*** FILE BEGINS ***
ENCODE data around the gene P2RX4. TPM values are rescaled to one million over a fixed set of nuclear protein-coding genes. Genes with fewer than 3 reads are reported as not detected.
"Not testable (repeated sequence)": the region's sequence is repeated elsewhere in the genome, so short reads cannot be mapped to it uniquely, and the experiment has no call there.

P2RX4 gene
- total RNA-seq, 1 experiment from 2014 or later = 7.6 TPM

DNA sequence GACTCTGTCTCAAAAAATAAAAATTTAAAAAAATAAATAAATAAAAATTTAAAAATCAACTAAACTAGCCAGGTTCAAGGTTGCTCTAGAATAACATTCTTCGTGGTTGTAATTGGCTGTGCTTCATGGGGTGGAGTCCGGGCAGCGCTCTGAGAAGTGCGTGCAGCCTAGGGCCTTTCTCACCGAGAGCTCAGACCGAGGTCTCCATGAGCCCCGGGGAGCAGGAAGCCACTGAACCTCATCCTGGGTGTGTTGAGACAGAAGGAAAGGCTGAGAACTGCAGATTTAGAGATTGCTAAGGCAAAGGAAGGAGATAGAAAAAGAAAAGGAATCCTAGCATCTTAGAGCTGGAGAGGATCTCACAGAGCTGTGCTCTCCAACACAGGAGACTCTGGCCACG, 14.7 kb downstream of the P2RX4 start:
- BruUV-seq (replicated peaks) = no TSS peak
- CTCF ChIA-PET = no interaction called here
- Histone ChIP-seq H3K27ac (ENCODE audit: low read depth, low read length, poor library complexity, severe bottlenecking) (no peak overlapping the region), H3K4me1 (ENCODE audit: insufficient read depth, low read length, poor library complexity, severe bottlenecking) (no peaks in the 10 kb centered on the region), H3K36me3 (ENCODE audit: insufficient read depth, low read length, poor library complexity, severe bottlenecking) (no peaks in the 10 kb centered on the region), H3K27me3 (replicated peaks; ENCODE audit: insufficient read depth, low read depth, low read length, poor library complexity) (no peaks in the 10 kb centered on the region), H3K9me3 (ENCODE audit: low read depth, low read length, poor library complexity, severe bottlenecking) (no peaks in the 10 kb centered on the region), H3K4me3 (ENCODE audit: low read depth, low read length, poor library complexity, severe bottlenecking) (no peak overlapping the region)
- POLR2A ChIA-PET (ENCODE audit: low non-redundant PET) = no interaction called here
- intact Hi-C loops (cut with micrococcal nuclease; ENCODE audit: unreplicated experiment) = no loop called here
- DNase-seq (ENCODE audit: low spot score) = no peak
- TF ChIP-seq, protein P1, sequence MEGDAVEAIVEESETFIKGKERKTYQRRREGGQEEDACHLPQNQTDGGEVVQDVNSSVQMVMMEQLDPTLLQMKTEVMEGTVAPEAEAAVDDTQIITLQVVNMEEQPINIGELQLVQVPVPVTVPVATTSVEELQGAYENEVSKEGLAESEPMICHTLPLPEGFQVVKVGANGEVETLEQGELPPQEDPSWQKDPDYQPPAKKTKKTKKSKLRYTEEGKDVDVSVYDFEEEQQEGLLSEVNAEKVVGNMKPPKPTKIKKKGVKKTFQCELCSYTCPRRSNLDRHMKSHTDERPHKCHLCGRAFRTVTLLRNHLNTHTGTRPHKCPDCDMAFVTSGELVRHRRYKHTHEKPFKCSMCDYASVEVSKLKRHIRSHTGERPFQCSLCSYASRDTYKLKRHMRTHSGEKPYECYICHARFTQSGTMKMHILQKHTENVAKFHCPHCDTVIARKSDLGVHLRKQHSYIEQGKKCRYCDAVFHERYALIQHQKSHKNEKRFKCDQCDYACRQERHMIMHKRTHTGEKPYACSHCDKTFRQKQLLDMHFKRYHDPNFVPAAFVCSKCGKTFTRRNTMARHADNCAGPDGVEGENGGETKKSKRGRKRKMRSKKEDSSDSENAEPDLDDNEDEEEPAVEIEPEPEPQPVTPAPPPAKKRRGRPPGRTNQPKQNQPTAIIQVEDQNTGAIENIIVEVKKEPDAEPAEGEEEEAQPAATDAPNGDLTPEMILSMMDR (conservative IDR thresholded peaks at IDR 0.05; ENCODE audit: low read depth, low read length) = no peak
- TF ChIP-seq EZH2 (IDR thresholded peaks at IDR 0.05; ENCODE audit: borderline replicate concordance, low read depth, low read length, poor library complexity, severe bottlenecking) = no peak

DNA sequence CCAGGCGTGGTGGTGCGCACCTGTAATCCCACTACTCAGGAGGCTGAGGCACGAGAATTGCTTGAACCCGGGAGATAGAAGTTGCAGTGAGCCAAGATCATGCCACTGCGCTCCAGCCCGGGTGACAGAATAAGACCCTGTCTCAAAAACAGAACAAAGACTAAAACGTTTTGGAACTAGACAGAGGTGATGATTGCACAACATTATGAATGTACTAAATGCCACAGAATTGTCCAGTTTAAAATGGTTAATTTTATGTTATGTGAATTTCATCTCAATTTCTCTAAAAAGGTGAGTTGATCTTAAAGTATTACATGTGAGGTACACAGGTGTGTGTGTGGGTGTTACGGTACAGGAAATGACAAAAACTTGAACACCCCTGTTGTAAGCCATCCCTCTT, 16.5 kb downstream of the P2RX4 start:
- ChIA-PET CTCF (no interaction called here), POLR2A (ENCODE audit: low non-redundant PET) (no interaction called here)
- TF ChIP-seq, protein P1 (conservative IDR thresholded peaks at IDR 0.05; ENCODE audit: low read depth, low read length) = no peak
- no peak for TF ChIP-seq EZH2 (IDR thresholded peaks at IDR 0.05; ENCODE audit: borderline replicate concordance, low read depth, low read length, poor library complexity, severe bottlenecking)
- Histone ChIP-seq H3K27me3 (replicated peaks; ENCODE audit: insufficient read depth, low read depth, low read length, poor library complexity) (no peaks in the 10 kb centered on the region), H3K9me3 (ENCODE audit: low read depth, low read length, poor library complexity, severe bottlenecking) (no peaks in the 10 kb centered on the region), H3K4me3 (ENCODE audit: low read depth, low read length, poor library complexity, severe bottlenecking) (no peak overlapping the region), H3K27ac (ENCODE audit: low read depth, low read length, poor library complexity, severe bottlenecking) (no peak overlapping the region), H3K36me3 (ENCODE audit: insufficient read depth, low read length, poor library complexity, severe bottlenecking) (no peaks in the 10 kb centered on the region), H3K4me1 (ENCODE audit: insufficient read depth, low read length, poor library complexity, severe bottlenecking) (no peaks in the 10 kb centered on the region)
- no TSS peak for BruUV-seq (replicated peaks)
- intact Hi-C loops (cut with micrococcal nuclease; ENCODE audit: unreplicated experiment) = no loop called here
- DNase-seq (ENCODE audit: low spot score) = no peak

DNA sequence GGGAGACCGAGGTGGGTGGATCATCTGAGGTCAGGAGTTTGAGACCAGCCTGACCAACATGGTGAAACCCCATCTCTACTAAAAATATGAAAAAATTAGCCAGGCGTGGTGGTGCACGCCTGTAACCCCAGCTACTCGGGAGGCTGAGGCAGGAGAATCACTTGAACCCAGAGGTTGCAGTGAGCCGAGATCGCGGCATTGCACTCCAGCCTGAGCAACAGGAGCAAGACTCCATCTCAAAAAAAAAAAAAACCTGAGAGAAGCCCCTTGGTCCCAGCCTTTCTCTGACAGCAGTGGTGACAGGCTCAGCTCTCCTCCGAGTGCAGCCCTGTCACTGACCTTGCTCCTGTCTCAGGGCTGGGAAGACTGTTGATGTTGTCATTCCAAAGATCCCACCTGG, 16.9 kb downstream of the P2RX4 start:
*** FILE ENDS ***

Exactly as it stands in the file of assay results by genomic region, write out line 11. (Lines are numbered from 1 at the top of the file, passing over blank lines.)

- DNase-seq (ENCODE audit: low spot score) = no peak